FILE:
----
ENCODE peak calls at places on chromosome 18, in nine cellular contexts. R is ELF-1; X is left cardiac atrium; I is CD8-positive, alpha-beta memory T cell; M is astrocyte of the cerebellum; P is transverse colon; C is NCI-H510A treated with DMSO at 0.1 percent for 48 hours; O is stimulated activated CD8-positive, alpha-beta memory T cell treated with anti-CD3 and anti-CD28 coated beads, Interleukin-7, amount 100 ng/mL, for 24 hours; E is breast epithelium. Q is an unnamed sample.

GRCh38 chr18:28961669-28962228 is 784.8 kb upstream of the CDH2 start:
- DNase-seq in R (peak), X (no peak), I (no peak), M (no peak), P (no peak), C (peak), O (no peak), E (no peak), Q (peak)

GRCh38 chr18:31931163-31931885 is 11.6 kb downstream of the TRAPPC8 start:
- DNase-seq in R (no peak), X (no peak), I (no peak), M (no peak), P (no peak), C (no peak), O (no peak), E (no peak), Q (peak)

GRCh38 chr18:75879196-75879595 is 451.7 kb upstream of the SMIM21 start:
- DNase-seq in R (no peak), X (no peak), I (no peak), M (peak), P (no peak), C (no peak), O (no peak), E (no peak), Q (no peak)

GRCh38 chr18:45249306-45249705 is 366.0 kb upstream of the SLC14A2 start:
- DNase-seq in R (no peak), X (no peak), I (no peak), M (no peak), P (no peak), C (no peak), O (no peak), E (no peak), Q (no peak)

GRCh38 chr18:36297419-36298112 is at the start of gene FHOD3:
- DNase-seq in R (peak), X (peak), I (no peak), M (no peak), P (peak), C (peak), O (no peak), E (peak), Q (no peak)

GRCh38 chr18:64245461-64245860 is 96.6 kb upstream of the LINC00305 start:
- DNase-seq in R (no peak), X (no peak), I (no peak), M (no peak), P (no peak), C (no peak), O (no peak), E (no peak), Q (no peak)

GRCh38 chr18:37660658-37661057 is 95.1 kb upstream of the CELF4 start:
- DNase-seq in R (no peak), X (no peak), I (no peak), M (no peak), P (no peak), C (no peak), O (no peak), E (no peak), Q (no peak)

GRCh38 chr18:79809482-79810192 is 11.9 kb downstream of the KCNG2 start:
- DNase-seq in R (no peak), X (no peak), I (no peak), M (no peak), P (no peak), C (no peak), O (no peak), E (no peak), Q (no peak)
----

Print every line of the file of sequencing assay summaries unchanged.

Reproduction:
ENCODE peak calls at places on chromosome 18, in nine cellular contexts. R is ELF-1; X is left cardiac atrium; I is CD8-positive, alpha-beta memory T cell; M is astrocyte of the cerebellum; P is transverse colon; C is NCI-H510A treated with DMSO at 0.1 percent for 48 hours; O is stimulated activated CD8-positive, alpha-beta memory T cell treated with anti-CD3 and anti-CD28 coated beads, Interleukin-7, amount 100 ng/mL, for 24 hours; E is breast epithelium. Q is an unnamed sample.

GRCh38 chr18:28961669-28962228 is 784.8 kb upstream of the CDH2 start:
- DNase-seq in R (peak), X (no peak), I (no peak), M (no peak), P (no peak), C (peak), O (no peak), E (no peak), Q (peak)

GRCh38 chr18:31931163-31931885 is 11.6 kb downstream of the TRAPPC8 start:
- DNase-seq in R (no peak), X (no peak), I (no peak), M (no peak), P (no peak), C (no peak), O (no peak), E (no peak), Q (peak)

GRCh38 chr18:75879196-75879595 is 451.7 kb upstream of the SMIM21 start:
- DNase-seq in R (no peak), X (no peak), I (no peak), M (peak), P (no peak), C (no peak), O (no peak), E (no peak), Q (no peak)

GRCh38 chr18:45249306-45249705 is 366.0 kb upstream of the SLC14A2 start:
- DNase-seq in R (no peak), X (no peak), I (no peak), M (no peak), P (no peak), C (no peak), O (no peak), E (no peak), Q (no peak)

GRCh38 chr18:36297419-36298112 is at the start of gene FHOD3:
- DNase-seq in R (peak), X (peak), I (no peak), M (no peak), P (peak), C (peak), O (no peak), E (peak), Q (no peak)

GRCh38 chr18:64245461-64245860 is 96.6 kb upstream of the LINC00305 start:
- DNase-seq in R (no peak), X (no peak), I (no peak), M (no peak), P (no peak), C (no peak), O (no peak), E (no peak), Q (no peak)

GRCh38 chr18:37660658-37661057 is 95.1 kb upstream of the CELF4 start:
- DNase-seq in R (no peak), X (no peak), I (no peak), M (no peak), P (no peak), C (no peak), O (no peak), E (no peak), Q (no peak)

GRCh38 chr18:79809482-79810192 is 11.9 kb downstream of the KCNG2 start:
- DNase-seq in R (no peak), X (no peak), I (no peak), M (no peak), P (no peak), C (no peak), O (no peak), E (no peak), Q (no peak)